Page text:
New findings by a team of researchers at York University indicate that individuals with early vision loss exhibit a larger volume in the auditory parts of the brain, as well as evidence of cross-modal plasticity, over those with typical sight.
The research was recently published in the journal NeuroImage: Clinical under the title “Evidence of multisensory plasticity: Asymmetrical medial geniculate body in people with one eye.” The study was led by York U PhD student Stefania Moro, with contributions from York PhD candidate Larissa McKetton and York Professor Jennifer Steeves.
The team studied a unique group of patients with early visual deprivation to examine how the brain develops after the loss of an eye. Patients in the study had cancer of the retina that was diagnosed between birth and the first few years of life.
“The study allowed us to look at how changes in sensory input to the brain during development affects the maturation of the sensory structures of the brain,” says Steeves, an associate professor in psychology and biology. “We previously studied auditory function in those with vision loss, and found that it’s good or sometimes even better than those with typical sight, but here we are looking at what’s going on in the brain to support their sensory abilities.”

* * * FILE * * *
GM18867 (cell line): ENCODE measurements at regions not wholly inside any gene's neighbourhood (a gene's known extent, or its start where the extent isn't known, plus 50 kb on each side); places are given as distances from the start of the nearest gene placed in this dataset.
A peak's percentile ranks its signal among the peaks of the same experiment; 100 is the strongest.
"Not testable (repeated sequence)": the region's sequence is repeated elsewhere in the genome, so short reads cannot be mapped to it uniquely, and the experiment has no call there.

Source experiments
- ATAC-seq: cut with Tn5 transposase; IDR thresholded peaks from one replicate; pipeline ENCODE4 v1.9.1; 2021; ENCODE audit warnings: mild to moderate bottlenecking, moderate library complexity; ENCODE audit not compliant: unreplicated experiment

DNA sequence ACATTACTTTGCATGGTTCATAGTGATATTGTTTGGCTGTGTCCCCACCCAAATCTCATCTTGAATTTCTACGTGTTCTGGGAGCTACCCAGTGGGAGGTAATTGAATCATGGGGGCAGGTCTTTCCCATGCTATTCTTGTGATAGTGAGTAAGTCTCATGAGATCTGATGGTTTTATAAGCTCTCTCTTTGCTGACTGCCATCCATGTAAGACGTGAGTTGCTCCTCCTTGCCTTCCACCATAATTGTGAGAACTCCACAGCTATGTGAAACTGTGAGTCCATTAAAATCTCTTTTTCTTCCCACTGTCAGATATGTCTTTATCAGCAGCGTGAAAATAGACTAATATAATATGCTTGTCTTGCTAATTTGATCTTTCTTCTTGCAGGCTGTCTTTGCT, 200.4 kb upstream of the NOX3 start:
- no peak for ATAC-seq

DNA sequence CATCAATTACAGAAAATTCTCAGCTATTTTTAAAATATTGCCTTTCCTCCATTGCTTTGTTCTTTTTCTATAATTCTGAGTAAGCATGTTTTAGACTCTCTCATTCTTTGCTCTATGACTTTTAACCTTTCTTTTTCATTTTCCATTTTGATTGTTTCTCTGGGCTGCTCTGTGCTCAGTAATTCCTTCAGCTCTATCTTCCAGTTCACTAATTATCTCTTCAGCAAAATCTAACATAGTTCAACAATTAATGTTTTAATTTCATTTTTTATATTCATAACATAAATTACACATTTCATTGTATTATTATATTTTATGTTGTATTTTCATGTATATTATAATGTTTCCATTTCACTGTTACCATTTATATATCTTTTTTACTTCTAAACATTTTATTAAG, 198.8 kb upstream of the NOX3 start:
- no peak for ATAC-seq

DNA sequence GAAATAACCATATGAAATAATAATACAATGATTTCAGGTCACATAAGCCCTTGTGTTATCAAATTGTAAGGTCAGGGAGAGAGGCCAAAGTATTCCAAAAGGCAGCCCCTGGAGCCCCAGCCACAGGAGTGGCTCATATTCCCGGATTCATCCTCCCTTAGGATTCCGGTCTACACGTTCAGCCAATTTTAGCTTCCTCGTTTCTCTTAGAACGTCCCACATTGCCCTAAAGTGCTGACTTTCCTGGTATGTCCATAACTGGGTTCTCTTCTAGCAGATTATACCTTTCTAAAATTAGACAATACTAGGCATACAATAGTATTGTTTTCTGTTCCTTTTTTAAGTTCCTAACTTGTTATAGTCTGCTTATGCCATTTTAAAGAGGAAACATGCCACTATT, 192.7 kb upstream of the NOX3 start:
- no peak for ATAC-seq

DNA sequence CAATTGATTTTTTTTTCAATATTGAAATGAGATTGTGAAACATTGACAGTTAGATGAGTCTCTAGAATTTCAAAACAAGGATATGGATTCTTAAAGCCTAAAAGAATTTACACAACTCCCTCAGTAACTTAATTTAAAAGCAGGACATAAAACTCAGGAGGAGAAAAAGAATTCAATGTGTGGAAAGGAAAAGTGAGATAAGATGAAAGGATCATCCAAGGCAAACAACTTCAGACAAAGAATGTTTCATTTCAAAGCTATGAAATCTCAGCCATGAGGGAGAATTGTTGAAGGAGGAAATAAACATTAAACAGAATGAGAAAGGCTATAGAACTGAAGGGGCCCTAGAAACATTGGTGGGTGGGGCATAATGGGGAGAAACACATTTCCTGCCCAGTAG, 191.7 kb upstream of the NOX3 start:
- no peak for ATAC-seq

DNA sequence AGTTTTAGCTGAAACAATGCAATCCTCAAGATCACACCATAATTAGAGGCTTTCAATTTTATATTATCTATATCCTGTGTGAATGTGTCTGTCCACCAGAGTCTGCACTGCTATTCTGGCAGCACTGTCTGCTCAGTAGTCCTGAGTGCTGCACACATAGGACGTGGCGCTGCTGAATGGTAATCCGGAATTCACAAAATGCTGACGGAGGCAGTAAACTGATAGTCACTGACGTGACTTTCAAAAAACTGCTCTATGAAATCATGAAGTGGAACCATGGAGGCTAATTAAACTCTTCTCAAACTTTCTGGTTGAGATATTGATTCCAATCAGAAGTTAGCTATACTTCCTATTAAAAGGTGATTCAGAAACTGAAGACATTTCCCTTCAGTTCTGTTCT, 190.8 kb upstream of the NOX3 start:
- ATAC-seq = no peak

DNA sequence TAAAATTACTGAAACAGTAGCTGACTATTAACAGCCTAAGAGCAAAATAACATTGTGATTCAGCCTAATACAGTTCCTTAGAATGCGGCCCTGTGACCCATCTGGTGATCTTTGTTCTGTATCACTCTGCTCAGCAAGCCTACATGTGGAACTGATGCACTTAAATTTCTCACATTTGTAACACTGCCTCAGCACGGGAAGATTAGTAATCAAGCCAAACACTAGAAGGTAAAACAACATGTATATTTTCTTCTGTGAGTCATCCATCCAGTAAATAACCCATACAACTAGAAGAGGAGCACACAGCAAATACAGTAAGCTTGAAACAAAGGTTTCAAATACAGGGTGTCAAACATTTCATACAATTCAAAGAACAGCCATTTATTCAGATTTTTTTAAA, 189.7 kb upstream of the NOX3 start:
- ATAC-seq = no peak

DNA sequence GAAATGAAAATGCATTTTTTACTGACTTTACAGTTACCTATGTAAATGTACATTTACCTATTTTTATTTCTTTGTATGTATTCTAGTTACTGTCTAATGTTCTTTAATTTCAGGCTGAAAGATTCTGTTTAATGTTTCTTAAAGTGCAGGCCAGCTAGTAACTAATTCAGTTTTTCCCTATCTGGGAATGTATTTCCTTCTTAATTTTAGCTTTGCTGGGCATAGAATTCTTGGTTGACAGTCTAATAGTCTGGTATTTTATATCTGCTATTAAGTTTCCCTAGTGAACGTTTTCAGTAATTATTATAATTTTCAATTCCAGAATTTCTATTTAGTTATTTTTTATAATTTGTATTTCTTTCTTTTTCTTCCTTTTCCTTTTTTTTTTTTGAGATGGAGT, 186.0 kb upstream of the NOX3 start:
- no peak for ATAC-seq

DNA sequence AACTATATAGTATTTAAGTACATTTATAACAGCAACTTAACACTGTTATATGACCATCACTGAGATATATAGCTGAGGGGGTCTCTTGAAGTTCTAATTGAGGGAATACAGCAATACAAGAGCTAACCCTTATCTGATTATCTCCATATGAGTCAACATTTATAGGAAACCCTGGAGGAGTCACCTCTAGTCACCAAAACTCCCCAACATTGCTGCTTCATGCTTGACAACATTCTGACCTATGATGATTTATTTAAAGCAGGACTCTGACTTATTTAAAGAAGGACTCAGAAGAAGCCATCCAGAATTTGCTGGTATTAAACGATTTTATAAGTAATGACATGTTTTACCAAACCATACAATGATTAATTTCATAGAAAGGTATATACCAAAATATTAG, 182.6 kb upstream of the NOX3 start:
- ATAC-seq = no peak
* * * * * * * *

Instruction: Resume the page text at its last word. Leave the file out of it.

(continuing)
In this study, the team researched a subcortical structure of the auditory brain. They found, in their patient group, that it presents as asymmetrical and larger than expected in the hemisphere that supports language and some other auditory functions.
Another interesting finding, says Steeves, is the possibility that the auditory brain in those with sight deprivation in one eye can take over some of the visual “real estate” in the brain.
“You would think you’d have limited space for the auditory brain to grow, but that’s not the case,” she says.
Those who had more plasticity in their visual system also had more plasticity in their auditory system, they found.
The research will continue, and the team plans to look at long-term effects of neuroplasticity.
By Ashley Goodfellow Craig, YFile deputy editor